Person sitting down in pain with arms around Knee from ACL pain

Rotator Cuff Tears:

What is this condition? What causes this condition?

The rotator cuff is made up of 4 distinct muscles known as supraspinatus, infraspinatus, teres minor and subscapularis. These muscles stem from the scapula, connecting to the humeral head to form a cuff around the glenohumeral joint; to provide strength and stability to the shoulder complex (Hsu et al., 1997). Injury and degeneration are two main causes of rotator cuff tears and commonly present in the dominant arm (Weber & Chahal, 2020). Acute tears are usually due to injury either in isolation or along with other shoulder injuries (e.g., dislocated shoulder, falling onto an outstretched hand or unexpected force during pushing or pulling), (Weber & Chahal, 2020). More commonly, tears are caused by degeneration that naturally occurs with age-related muscle deterioration (Weber & Chahal, 2020).

Common symptoms / signs

Common signs and symptoms experienced when a rotator cuff tear is present include (May & Garmel, 2019), (Edwards et al., 2016) & (Lädermann, Denard, Collin, 2015):

  • Severe pain at time of injury
  • Increasing pain/difficulty with overhead activities, lifting and carrying heavy objects
  • Pain at night when sleeping on injured side
  • Positive painful arc sign (during 70-120 degrees of abduction)
  • Weakness and reproduction of pain during resisted abduction or external rotation
  • Muscle atrophy of supraspinatus and infraspinatus
  • Radiating pain to deltoid muscle
  • Shoulder stiffness
  • Supraspinatus tears may present with pain located on anterior aspect of shoulder with symptoms radiating down the arm as well as tenderness over the greater tuberosity

Risk factors of this condition?

Rotator cuff tear risk factors mentioned by Weber and Chahal (2020) & May and Garmel (2019) include:

  • Aged greater than 40 years
  • Smoking
  • Family history
  • Poor posture
  • Trauma or repetitive micro trauma (noticed in baseball pitchers and tennis players)
  • Hypercholesterolemia
  • Occupation/activities requiring significant overhead activities (painters and carpenters)

How is it treated?

May & Garmel (2019) recommend surgical treatment for complete tears in patients under 40 years with follow-up rehabilitation. However, newly diagnosed patients with symptomatic rotator cuff tears are advised to attend physiotherapy to address core and scapular strengthening (May & Garmel, 2019). Physiotherapy resulted in superior effective outcomes in both small-medium sized tears and full thickness tears over 2 years (May & Garmel, 2019). May & Garmel (2019) also discuss potential corticosteroid injection for patients, although there is limited evidence supporting the effectiveness of this treatment modality in the long term.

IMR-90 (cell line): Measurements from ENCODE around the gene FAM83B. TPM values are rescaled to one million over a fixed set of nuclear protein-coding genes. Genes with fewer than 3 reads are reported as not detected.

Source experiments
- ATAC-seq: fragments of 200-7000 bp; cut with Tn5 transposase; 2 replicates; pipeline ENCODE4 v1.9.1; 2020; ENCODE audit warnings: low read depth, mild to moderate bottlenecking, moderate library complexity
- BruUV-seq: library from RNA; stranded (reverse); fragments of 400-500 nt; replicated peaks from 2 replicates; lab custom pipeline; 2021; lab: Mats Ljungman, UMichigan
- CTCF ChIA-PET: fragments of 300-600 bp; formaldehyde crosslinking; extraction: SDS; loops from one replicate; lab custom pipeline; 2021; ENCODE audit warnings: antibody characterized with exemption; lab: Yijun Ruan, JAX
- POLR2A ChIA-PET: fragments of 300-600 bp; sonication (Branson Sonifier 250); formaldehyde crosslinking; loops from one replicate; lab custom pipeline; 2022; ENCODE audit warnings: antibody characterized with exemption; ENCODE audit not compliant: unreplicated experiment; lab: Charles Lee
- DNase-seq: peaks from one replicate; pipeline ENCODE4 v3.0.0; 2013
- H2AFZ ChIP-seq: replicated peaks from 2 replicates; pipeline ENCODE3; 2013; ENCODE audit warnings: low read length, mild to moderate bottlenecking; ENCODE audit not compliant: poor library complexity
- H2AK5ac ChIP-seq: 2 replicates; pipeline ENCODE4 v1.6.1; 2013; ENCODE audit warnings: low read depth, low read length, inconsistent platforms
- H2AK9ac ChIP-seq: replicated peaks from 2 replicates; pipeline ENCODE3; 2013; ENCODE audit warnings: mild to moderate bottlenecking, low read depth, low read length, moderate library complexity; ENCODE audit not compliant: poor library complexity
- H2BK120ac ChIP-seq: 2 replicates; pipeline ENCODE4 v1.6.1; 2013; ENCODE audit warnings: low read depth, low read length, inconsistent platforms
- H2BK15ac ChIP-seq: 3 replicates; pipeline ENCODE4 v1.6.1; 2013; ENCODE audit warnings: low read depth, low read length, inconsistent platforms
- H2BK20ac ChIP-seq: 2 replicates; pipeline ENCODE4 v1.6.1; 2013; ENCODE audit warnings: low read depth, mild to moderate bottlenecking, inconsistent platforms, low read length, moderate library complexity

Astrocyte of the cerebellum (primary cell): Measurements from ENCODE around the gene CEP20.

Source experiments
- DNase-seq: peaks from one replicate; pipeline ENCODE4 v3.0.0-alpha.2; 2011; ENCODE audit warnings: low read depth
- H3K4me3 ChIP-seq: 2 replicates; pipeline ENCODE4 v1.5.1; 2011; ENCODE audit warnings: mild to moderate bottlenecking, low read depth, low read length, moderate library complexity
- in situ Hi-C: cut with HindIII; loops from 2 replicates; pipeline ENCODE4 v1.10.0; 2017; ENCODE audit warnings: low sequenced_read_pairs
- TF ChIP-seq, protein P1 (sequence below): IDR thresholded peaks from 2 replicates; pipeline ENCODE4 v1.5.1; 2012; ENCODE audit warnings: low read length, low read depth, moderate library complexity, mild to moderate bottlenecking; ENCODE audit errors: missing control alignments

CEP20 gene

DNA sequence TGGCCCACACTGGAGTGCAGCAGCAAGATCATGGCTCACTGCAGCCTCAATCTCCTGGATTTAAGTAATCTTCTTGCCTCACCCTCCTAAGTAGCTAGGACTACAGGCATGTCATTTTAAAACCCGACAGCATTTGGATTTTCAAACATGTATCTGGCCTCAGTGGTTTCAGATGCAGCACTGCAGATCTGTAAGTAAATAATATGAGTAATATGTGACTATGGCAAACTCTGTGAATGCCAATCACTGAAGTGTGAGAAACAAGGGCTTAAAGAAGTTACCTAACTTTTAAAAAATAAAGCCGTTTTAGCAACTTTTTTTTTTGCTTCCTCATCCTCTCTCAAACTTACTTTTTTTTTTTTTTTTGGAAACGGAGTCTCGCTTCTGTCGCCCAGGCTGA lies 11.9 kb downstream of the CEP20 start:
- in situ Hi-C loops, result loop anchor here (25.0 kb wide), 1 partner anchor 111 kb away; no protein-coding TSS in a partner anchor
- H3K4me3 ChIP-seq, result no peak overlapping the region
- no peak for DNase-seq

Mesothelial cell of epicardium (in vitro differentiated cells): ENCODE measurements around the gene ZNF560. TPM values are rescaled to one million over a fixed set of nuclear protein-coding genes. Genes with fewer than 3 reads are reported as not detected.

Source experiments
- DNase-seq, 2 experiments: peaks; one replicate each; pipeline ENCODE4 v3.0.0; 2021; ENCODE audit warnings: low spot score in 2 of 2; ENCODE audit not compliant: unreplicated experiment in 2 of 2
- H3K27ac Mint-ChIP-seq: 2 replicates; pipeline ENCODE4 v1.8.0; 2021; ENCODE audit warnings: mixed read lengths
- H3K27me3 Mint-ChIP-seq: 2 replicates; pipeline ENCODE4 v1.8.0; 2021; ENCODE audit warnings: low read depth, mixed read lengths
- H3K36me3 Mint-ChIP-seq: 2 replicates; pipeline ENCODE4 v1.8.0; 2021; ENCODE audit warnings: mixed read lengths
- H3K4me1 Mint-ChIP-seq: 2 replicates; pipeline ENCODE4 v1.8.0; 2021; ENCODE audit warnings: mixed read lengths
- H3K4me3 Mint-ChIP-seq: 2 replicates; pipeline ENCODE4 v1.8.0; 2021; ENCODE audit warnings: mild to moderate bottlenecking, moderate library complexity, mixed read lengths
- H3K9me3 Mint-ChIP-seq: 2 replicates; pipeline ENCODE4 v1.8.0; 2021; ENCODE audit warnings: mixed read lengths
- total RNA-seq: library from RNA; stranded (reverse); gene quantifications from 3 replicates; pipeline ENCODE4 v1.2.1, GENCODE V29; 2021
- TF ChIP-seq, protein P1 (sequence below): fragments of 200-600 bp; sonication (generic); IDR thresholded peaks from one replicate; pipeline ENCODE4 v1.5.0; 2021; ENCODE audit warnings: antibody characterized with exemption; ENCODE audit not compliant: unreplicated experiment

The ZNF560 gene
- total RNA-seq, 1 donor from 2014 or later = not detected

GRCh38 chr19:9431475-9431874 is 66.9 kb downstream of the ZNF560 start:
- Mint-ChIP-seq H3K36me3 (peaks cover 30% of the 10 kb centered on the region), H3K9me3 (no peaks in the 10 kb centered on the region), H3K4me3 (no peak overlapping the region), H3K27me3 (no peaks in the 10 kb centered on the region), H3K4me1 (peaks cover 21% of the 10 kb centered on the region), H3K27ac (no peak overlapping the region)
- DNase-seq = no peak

Edwards et al. (2016) supports conservative management of rotator cuff tears to reduce pain and improve function. They discovered that a 12-week exercise program, regardless of being gym or home based, offered greater outcomes when compared to surgical interventions (Edwards et al., 2016). Physiotherapy goals included restoration of full and pain-free range of motion and strength, muscle balance and flexibility and glenohumeral and scapulothoracic muscular stability and control. Through the exercises listed below, Edwards et al (2016) was able to achieve these goals.

  • Pendulum exercise
  • Active-assisted external rotation and elevation (using a bar/stick and non-affected arm to generate the movement)
  • Cross-body stretch for the posterior capsule
  • Anterior capsule/pectoralis minor stretch (using a doorframe/wall)
  • Low row exercise
  • Side-lying shoulder external rotation
  • Prone shoulder extension
  • Supine shoulder flexion, incline shoulder flexion and standing shoulder flexion

Along with a rotator cuff exercise program, patient education is vital. Education should be focused on improving modifiable physical impairments that contribute to pain and dysfunction. This involves teaching the patient appropriate neuromuscular control of the shoulder girdle and thoracic posture to assist in improving scapular stability (Edwards et al., 2016).

Other causes?

Extrinsic and intrinsic factors can contribute to the etiology of rotator cuff tears. Hsu et al. (1997) discuss extrinsic factors including tensile overload and repetitive stress as well as subacromial or internal impingement. They continue to explore intrinsic factors which involve matrix composition and poor vascularity (Hsu et al., 1997). Smoking and joint capsule inflammation/frozen shoulder are also common contributing factors that increase the risk of developing a rotator cuff tear (Hsu et al., 1997).


Edwards, P., Ebert, J., Joss, B., Bhabra, G., Ackland, T., & Wang, A. (2016). Exercise rehabilitation in the non-operative management of rotator cuff tears: a review of the literature. International journal of sports physical therapy, 11(2), 279.

Hsu, H. C., Luo, Z. P., Cofield, R. H., & An, K. N. (1997). Influence of rotator cuff tearing on glenohumeral stability. Journal of shoulder and elbow surgery, 6(5), 413-422.

Lädermann, A., Denard, P. J., & Collin, P. (2015). Massive rotator cuff tears: definition and treatment. International orthopaedics, 39(12), 2403-2414.

May, T., & Garmel, G. M. (2019). Rotator cuff injury.

Weber, S., & Chahal, J. (2020). Management of rotator cuff injuries. JAAOS-Journal of the American Academy of Orthopaedic Surgeons28(5), e193-e201.



Book a location below